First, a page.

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The Next Web

India’s opaque site bans set a dangerous precedent for censorship

Days after India banned 59 Chinese applications, post a skirmish between the two nations at the border, I tried to open the privacy-focused search engine DuckDuckGo on my phone. But I couldn’t reach the site because of some error.

I wasn’t the only one facing this problem. A lot of users in India found that the site had been blocked because of an order from the Department of Telecommunications (DoT). There was no explanation as to why the site was banned. However, a few days later, the site was accessible again. Read More

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Tech Radar

India bans mobile apps cloning banned Chinese services

After announcing a ban on 59 Chinese apps at the end of June, the Indian government has now banned an additional 47 apps from China from being used in the country.

As reported by India Today, the country’s Ministry of Electronics and Information Technology has banned 47 apps that were variants and cloned copies of the 59 previously banned Chinese apps. Many of these apps are ‘lite’ versions of their banned counterparts such as TikTok Lite, Helo Lite, SHAREit Lite and others.

Additionally, India has also put together a list of over 250 Chinese apps, including some apps linked to Chinese ecommerce and cloud giant Alibaba, that it will review for privacy and national security violations, according to government sources that spoke with India Today TV. Read More

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TechCrunch

India bans 47 apps cloning restricted Chinese services – TechCrunch


India, which blocked 59 apps developed by Chinese firms late last month on the grounds that they pose a threat to nation’s security, today banned an additional 47 apps.

The nation’s Ministry of Electronics and IT’s new ban is aimed at those apps that were facilitating access to previously banned services such as TikTok and Cam Scanner. The new apps to be banned includes Cam Scanner Advance. An official statement from New Delhi is expected shortly.

The ban on 59 apps that impacted TikTok, WeChat, ShareIt, and UC Browser late last month by India was seen as the latest standoff between the world’s two most populated nations. Read More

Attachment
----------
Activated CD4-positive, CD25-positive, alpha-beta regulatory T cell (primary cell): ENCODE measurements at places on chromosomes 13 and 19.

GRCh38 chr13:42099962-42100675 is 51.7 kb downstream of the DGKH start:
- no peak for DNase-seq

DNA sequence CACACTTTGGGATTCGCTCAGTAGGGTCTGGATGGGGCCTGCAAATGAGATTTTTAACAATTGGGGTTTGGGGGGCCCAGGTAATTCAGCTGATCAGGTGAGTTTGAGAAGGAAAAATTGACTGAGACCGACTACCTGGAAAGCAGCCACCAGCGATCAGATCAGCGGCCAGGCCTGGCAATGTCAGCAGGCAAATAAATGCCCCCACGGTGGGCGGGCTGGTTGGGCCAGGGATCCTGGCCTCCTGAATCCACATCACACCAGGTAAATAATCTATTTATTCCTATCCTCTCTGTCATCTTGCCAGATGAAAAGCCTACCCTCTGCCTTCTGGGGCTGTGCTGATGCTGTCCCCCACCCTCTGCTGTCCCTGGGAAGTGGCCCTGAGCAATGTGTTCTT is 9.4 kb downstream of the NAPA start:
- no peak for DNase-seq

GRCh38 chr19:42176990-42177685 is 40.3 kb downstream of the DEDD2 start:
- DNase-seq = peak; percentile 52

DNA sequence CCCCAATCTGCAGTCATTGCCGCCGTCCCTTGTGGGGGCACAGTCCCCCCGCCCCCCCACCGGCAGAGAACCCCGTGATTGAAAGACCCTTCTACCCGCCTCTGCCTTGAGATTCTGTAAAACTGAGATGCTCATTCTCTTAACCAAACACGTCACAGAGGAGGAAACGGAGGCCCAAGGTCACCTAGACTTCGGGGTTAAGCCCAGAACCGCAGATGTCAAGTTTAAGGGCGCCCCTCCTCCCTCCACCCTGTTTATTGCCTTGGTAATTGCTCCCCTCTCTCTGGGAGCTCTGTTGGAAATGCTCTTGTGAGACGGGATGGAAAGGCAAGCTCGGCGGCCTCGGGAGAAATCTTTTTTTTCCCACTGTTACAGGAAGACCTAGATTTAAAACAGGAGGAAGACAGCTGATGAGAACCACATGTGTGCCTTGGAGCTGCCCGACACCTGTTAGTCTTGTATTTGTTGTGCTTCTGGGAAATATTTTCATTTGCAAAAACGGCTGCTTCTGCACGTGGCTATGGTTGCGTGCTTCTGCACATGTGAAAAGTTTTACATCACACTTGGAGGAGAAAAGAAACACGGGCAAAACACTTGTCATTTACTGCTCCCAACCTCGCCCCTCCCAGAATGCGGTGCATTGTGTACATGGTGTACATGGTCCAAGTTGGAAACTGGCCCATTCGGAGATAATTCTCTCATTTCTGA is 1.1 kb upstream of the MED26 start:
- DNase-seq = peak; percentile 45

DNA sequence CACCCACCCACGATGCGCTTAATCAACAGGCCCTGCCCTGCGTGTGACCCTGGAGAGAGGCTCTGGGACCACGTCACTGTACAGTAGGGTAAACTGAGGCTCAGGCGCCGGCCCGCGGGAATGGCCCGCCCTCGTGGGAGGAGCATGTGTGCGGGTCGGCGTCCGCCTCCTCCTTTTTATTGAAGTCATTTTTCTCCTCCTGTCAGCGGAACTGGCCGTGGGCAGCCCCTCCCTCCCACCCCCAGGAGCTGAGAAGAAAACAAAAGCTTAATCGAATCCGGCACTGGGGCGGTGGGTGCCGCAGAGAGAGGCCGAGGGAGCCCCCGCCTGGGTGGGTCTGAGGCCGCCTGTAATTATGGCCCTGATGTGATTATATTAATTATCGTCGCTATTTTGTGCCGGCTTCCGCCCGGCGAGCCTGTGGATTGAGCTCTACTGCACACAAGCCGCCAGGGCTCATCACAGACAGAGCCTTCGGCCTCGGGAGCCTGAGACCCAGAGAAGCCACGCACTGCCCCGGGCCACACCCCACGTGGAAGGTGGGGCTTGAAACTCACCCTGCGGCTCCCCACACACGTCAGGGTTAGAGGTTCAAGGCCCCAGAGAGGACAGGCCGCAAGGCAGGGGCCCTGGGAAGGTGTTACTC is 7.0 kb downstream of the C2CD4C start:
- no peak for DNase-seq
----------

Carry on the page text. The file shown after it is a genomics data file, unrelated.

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VentureBeat

New York bans use of facial recognition in schools statewide


The New York legislature today passed a moratorium banning the use of facial recognition and other forms of biometric identification in schools until 2022. The bill, which has yet to be signed by Governor Andrew Cuomo, appears to be the first in the nation to explicitly regulate the use of the technologies in schools and comes in response to the planned launch of facial recognition by the Lockport City School District.

In January, Lockport Schools became one of the only U.S. school districts to adopt facial recognition in all of its K-12 buildings, which serve about 5,000 students. Proponents argued the $1.4 million system could keep students safe by enforcing watchlists and sending alerts when it detected someone dangerous (or otherwise unwanted). But critics said it could be used to surveil students and build a database of sensitive information about people’s faces, which the school district might struggle to keep secure. Read More

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Engadget

Twitter bans thousands of QAnon accounts


“We will permanently suspend accounts Tweeting about these topics that we know are engaged in violations of our multi-account policy, coordinating abuse around individual victims, or are attempting to evade a previous suspension — something we’ve seen more of in recent weeks,” the company wrote in a statement.  Read More

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The Next Web

EU top court bans US-EU data sharing deal over surveillance fears